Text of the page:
Published: Thu, January 18, 2018
Global Media | By Abel Hampton

Ex-CIA agent in China arrested for possessing unauthorized classified info

Ex-CIA agent in China arrested for possessing unauthorized classified info

Current and former intelligence officials believe that Lee was passing the top-secret information to China in an effort to help the Chinese government identify CIA informants and employees operating in that counry, at least 20 of whom were killed or thrown in jail.

Lee, a naturalized USA citizen who lives in Hong Kong, was arrested upon his arrival at John F. Kennedy International Airport Monday night.

Federal Bureau of Investigation agents found and photographed two small notebooks that contained handwritten lists of the real names and contact numbers of China-based American assets.

Lee's arrival at John F. Kennedy International Airport was his first time back in the country since moving to China from Virginia in 2013.

According to an investigation report published by NYT a year ago, Chinese authorities either killed or jailed 18 to 20 CIA sources from 2010 to 2012 following a massive intelligence breach at the agency.

One government official said there was no plan at the moment to charge Lee with espionage, handing over United States secrets to the Chinese or anything beyond the one felony count of illegally possessing classified information.

While at the CIA, Lee held several overseas positions and was trained in "methods of covert communications, surveillance detection, recruitment of assets, handling of assets, payment of assets, operational security, and documenting, handling and securing classified information".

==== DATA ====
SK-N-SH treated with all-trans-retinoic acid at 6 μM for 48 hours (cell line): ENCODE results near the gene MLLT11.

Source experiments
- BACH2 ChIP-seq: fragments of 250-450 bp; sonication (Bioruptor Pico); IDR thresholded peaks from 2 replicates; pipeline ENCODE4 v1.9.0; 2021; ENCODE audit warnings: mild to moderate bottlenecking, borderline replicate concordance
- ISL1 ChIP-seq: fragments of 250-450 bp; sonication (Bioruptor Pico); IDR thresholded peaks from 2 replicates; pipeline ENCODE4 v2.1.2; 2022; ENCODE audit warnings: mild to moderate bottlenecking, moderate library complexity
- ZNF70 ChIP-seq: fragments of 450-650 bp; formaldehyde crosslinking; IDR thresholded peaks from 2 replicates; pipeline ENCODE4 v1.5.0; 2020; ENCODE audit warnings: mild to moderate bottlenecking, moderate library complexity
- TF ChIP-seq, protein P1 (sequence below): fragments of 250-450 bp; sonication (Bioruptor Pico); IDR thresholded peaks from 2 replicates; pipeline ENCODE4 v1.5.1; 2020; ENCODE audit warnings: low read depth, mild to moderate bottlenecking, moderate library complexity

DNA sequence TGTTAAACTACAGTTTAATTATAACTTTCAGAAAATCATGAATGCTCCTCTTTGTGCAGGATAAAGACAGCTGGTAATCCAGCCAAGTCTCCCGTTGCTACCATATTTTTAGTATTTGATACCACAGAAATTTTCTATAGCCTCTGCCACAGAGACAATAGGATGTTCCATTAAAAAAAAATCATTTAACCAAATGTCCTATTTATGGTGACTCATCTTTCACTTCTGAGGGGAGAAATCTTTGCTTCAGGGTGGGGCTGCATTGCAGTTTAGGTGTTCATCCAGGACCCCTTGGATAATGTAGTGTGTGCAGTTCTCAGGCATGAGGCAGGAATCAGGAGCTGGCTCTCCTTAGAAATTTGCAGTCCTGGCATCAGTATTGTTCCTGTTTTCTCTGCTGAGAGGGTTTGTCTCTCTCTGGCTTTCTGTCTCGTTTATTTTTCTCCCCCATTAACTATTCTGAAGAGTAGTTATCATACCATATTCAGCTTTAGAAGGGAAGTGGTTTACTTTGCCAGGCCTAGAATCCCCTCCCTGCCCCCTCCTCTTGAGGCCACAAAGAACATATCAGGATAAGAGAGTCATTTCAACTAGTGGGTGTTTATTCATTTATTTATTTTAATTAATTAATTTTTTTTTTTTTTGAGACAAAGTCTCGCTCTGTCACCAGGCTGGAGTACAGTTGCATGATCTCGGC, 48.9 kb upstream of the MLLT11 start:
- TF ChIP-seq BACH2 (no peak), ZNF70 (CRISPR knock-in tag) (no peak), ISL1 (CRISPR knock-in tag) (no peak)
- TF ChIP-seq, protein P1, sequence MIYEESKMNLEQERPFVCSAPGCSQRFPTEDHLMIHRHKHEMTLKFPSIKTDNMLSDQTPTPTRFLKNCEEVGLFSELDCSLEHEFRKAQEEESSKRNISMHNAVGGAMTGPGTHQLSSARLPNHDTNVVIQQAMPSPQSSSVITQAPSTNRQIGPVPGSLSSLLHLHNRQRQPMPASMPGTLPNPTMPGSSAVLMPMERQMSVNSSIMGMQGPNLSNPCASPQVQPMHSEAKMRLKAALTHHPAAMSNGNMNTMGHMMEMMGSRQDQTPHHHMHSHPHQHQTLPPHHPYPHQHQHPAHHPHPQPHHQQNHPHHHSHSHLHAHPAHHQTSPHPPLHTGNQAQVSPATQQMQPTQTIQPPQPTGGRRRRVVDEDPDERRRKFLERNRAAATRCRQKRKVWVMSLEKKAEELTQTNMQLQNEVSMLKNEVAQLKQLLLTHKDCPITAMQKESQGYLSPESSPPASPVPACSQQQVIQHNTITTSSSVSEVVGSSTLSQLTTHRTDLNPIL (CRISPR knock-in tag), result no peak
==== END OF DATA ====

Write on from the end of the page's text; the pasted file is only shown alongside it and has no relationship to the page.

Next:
U.S. Magistrate Judge John Anderson unsealed the case against Lee on January 16 after his arrest.

On Tuesday, the former Central Intelligence Agency officer was produced before Brooklyn federal court and is being held there while awaiting transfer to Virginia.

The case is being prosecuted by Assistant U.S. Attorney Neil Hammerstrom of the Eastern District of Virginia.

Lee wasn't arrested at the time and was allowed to return to Hong Kong.

In 2012, one source said, the Federal Bureau of Investigation lured Lee back to the US with a phony job offer, but no charges were filed and he returned to Hong Kong. But there was not enough information to arrest him. It describes Lee as a naturalized U.S. citizen who served in the U.S. Army from 1982 to 1986.

In an email, Lee's college-age daughter declined to discuss the case and said that no lawyer or family member was available to speak on his behalf.

Three months before that, a China-based U.S. diplomat, Candace Claiborne, was charged for taking tens of thousands of dollars in cash and gifts from Chinese intelligence.

According to NBC News sources familiar with the case, the reason for the reduced charge could be due to the fact that the United States government does not have enough evidence to carry an espionage charge, or is avoiding spilling of classified and sensitive information in open court.

Lee had been living in Hong Kong but was promptly arrested upon his return to the USA on Monday night.

"He was nervous", said the former official, and feared there must be a mole identifying US assets, some of whom the informant knew.

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